Studies of residential choice have traditionally focused on the influence of demographic and socio‐economic factors and on barriers for moving between the sectors of the housing market. These studies are crucial for determining when individuals tend to move and what they prefer and choose under different conditions and circumstances. However, studies do not address questions regarding individual relationships to dwellings or reasons and ways in which individuals choose to live. In this paper it is suggested that the use of a lifestyle approach helps to explain these issues. The lifestyle approach serves as an additional tool to traditional socio‐demographic differentiation by including aspects such as subjective patterns of orientation, preferences and cultural affiliation. Lifestyle is a frequently used term in the literature on housing. The meaning of the term is rather ambiguous, with a range of definitions. The aim of this paper is to present a theory of residential choice based on lifestyle indicators and to present the results of a study of residential choice based on this perspective. The study shows that some lifestyle factors are significant for explaining the choice of residence. The main conclusion is that disposition - personal tradition - strongly influences the choice of residence despite post‐modern theories emphasizing the decisive influence of cultural emancipation and personal realization. The article is based on a case study in Denmark.
This paper uses an approach based on language and discourse analysis to examine different perspectives on definitions of housing quality and good housing design. The need for such definitions is currently topical in the UK, where central government, in its desire to further the agendas of sustainable communities and urban renaissance, is urging local authorities to impose stricter controls on design. By examining policy documentation, the paper shows that housing regulators are promoting prescriptive and quantifiable standards, whilst the DETR is moving towards a more discerning approach derived from urban design. In conclusion, the paper suggests that there are other disciplines which might profitably be drawn on, and which would help to capture the more amorphous level at which people experience, relate to, and dwell in their environments.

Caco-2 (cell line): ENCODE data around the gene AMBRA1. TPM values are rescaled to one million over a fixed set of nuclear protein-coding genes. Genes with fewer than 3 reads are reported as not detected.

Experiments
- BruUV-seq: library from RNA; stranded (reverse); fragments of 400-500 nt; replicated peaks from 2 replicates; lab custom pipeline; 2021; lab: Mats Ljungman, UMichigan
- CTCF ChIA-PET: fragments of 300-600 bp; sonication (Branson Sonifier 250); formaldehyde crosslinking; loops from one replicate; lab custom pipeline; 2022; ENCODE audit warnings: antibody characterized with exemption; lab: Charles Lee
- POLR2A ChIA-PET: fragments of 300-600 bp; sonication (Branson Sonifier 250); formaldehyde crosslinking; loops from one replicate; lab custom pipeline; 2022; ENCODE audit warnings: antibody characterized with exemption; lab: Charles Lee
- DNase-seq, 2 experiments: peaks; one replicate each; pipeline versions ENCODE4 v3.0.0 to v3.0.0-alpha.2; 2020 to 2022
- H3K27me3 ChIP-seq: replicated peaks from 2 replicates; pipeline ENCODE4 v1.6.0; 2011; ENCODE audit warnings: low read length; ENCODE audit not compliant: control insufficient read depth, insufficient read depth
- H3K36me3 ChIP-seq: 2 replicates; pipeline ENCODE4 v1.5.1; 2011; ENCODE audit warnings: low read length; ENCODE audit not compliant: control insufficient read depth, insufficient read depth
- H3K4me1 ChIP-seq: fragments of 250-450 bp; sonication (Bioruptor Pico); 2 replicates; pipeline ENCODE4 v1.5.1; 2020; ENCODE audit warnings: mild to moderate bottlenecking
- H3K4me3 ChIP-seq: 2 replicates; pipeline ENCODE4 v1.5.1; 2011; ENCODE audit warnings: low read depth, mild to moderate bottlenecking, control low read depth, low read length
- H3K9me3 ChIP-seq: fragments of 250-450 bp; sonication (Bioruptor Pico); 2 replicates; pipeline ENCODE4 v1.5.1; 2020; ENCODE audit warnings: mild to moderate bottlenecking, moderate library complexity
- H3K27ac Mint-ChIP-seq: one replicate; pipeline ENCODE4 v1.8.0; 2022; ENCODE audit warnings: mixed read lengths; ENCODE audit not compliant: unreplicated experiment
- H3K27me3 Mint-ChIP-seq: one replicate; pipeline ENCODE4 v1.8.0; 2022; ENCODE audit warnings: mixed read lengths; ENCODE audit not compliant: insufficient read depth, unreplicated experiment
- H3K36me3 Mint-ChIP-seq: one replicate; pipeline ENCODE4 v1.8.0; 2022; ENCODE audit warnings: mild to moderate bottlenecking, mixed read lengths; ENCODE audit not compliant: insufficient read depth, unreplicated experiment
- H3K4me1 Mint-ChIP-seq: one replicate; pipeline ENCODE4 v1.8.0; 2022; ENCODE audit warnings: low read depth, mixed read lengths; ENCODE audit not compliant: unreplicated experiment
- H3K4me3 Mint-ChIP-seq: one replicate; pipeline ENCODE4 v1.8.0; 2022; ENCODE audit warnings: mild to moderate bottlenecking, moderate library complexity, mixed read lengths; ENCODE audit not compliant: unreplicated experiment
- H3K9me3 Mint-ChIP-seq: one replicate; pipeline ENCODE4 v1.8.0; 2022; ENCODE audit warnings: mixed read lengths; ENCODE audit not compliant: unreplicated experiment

Most discussions of the right to housing focus on the legal implications and on the arguments for and against. Case studies of implementation are less common. This case study of the right to housing in France distinguishes between the right to housing as a principle, as a process of institutionalisation and as an operational exercise. As a principle, the right to housing involves a distinction between its application to tenant/ landlord law and a general commitment to help people in difficulty. The former is more easily justiciable. As a process of institutionalisation, the right to housing is characterised by a distinction between the role of the "guarantor" state and current trends towards decentralisation and facilitation. Finally, as an operational exercise, the right to housing is characterised by tensions over the role of social housing and voluntary groups. The right to housing has led to a new model of the welfare state in housing, involving a combination of social work support, individualised financial support and a flexible range of accommodation. The model is, however, characterised by significant local variations in the quality and scale of support and involves numerous actors whose activities are difficult to co-ordinate.
Commonwealth government housing assistance expenditure on the CHSA and Commonwealth Rent Assistance, 1992-2002 (in 2001/2002 dollars)  
The neoliberal restructuring of government policies in developed nations since the 1970s has stimulated many observers to observe the “roll back” of the state from social assistance, including housing. Some suggest that the “roll out” of new forms of state activity are occurring. This paper argues that perceptions of “roll back” and “roll out” arise from a particular conception of the capacity of the state that focuses on apparent state action over discursive production. A modified version of governmentality theory is deployed to demonstrate that despite perceptions of a weakening state housing assistance presence in Australia, the UK, the Netherlands and New Zealand, the conceptive and discursive role of the state has remained strong. The paper concludes by arguing that greater appreciation of the persistent pragmatic capacity of the state to define the objects, subjects and relationships of housing policy fruitfully illuminates the condition of the state under neoliberalism. Yes Yes